On money and power

One of the most memorable statements I’ve read was that the cliché, women want men with money and power works just as well if you take out the “men with.”

Women want money and power.

I appreciate this. Most women do want men. And we do want money and power, to use towards something that we care about. But whether we need to seek out a guy with money and power depends on what kind of society we live in.

Women in Pride and Prejudice (2005)

I’d hope for a world where women have enough independent means to power that they can choose a guy based on his own personal qualities, more than on his wealth.

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When I reflect on why we want these things: I appreciate money for how it allows me to travel and save for some future age when I won’t be able to work. And power makes it easier to change situations that aren’t working—like bad workplace policies. It’s much easier to change those from the top than with a campaign from the bottom.

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In Mother Nature, Sarah Blaffer Hrdy talks about how mama primates have plenty of ambition and power hunger. They often channel their social maneuvering not for themselves alone, but to ensure that their children can survive and thrive.

Some human single mamas move into small business ownership. Perhaps that’s because they stop looking to “men with” and start looking at how to build money and power for their families. Owning a successful business would certainly be one way to do so.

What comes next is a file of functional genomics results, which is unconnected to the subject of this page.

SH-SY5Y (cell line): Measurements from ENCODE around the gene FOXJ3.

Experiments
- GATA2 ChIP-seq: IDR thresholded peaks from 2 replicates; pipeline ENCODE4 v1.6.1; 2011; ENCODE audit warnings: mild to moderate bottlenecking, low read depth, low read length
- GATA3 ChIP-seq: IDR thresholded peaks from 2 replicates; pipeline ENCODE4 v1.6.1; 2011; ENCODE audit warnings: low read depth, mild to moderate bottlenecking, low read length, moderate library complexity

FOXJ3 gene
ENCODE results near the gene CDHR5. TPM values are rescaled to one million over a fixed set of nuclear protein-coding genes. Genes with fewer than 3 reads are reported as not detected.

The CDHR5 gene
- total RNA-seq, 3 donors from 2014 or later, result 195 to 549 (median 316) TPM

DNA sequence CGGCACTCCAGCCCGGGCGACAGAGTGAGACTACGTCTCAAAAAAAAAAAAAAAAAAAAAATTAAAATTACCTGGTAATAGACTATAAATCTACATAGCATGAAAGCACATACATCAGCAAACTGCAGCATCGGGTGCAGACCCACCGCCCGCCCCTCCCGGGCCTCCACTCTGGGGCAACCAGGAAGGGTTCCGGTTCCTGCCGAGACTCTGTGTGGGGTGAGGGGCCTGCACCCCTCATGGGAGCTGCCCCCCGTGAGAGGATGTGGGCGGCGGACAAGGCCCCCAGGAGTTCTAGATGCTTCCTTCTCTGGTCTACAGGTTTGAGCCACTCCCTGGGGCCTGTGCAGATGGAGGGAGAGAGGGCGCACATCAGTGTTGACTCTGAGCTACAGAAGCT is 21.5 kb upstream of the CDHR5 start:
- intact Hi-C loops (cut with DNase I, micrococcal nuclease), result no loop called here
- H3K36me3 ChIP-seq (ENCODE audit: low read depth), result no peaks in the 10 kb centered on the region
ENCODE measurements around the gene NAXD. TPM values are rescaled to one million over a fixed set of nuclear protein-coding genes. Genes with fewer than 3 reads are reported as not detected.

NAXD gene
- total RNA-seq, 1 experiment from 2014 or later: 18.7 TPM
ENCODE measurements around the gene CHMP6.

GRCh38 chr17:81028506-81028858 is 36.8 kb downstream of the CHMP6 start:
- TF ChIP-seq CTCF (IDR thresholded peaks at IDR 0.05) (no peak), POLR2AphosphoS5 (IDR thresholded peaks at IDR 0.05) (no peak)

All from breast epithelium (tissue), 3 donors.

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I often want to get in an argument when people start talking about gender. This morning I heard men talking about how women take you to the cleaners in a divorce. I suspect that should be “the partner with fewer assets/lower income who’s raising the children of both people,” not “women.”

If we divorced and Amos were not more generous than state law, I’d lose both pre-marital and marital savings, as well as future retirement. If we had children, I’d be obliged to pay child support for 18 years.

Statistically, we’re an anomaly. Typically, men both come in with and continue to build to higher paying careers and more assets. Even when couples verbally talk up a good “myth of equality,” the reality is they often find pragmatic family reasons–or social pressure/gender norms–to choose a lifetime of small actions that build up his career and lifestyle over hers.

If a relationship dissolves, why is it a surprise that someone asks for their sacrifices back?

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To make things a bit more complex: I suspect that if we stayed in the Bay Area, over time we might revert to the relational mean. A year ago, we delayed my career to better establish his–which means that without further aggressive career moves on my part, his earnings will probably outpace mine over time.

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Yet Amos and I continue to cross gender clichés. I sometimes find myself tossing relationship books across the room.

Men want… and the book describes my drive for success, logic, and respect.

Women just need… and they outline what Amos longs for: cherishing, emotional warmth, and children.

But finally, in a small Christian bookstore in Lawrence, Kansas, I found a devotional guide that starts with: If your wife is a Fortune 500 CEO, this is how you support her ambitions.

Ahh, here we go, I thought, This is the relationship advice I’m looking for.

Slytherin crest

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